One of the mysteries of the English language finally explained.
(of music) having parts in two different keys sounding together.
- ‘The Tarant music was interesting to write, because it's bitonal, or at least bimodal.’
- ‘The violins thirds quiveringly descend from the climax to a low F and the final quatrain returns to narration, over the fiddle's sustained bitonal notes.’
- ‘Since preparations alter the ‘feel’ of the keyboard, it is helpful to first learn this comical, bitonal piece without them.’
- ‘Frequent bitonal writing in keys a tone apart adds grit to her harmony.’
- ‘Its bitonal ostinato and airy, whimsical melodies floating above create a convincing aural equivalent of a mirage.’
- ‘A free-flowing fantasia, it uses bitonal harmonic clashes in its depiction of man's yearning to transcend nature and create the amoral figure of the Superman, the being of the future who is ‘beyond good and evil’.’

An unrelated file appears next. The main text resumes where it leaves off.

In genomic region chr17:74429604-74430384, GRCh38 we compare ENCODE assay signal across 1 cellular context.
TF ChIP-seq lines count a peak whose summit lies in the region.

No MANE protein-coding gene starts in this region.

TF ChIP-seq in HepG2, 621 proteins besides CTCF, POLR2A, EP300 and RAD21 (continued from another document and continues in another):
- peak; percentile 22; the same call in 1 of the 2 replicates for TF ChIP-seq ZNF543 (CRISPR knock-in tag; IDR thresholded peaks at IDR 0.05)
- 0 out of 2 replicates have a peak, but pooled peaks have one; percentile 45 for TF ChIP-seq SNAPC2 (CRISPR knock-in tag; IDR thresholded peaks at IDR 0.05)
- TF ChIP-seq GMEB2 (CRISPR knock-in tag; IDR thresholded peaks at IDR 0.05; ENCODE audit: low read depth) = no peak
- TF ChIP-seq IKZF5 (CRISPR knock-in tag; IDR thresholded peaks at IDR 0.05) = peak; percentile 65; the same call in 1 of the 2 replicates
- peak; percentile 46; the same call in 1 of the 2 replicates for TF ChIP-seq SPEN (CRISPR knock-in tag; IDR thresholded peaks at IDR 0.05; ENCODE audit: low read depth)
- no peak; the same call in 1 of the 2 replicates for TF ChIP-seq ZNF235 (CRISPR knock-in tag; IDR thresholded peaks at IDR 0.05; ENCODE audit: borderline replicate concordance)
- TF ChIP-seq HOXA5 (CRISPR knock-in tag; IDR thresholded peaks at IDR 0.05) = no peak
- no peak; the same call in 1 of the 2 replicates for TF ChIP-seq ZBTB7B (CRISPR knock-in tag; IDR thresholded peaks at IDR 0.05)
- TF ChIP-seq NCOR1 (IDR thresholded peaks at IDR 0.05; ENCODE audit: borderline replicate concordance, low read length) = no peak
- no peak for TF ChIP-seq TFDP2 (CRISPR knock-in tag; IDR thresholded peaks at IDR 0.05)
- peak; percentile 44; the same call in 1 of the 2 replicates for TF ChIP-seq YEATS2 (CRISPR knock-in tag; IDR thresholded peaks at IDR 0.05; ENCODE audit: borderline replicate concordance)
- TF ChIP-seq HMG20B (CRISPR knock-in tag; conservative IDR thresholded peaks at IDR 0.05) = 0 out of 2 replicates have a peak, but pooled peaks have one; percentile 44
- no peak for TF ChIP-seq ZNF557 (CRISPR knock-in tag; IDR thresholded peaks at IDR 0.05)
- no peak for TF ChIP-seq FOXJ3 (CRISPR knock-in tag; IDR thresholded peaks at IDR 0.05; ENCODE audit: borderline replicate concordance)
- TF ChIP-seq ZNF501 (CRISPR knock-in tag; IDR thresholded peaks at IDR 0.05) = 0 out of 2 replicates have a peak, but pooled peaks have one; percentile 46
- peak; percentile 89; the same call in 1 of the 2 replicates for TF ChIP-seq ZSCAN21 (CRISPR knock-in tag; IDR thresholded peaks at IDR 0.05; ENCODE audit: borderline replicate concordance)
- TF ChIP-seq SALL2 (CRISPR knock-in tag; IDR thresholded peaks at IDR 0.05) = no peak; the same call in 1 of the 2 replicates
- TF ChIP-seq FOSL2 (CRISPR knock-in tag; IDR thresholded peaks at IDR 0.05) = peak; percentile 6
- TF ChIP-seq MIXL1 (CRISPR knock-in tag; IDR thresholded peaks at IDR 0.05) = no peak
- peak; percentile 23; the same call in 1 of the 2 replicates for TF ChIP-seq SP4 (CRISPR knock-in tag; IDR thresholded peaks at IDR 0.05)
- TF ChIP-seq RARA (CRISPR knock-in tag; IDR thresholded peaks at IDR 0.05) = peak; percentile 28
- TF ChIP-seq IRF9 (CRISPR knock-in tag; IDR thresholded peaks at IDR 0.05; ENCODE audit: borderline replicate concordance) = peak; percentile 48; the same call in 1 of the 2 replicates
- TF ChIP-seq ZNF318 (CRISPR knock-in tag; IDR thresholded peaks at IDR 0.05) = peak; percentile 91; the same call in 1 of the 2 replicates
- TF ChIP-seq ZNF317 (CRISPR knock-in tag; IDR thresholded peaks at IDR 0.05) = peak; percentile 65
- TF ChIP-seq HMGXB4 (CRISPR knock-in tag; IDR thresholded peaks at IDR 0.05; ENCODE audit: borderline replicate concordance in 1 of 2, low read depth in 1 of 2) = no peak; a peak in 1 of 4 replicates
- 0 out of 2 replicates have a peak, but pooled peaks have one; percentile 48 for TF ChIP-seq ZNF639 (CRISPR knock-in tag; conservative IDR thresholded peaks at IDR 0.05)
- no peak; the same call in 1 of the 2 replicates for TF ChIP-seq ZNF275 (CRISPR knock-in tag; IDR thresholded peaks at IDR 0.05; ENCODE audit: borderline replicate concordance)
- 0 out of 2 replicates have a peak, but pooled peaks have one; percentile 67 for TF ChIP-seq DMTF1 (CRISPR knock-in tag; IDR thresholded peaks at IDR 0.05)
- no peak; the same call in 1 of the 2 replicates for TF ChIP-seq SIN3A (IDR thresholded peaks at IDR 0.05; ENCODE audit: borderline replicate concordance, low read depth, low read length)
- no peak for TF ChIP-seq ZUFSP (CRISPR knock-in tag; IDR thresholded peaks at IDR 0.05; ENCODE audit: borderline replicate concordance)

- ‘Aboriginal songs include many kinds of vocalizations ranging from growling, grunting, and shrieking to bitonal syllabic chanting.’
- ‘The bitonal opening of the quartet is arresting, with first violin playing the opening theme in C# over a drone chord of C major in the three accompanying instruments.’
- ‘The treatments, however, differ startlingly, Flos campi (with its bitonal opening) owing less to traditional counterpoint and more to a vision of simultaneous planes of sound.’
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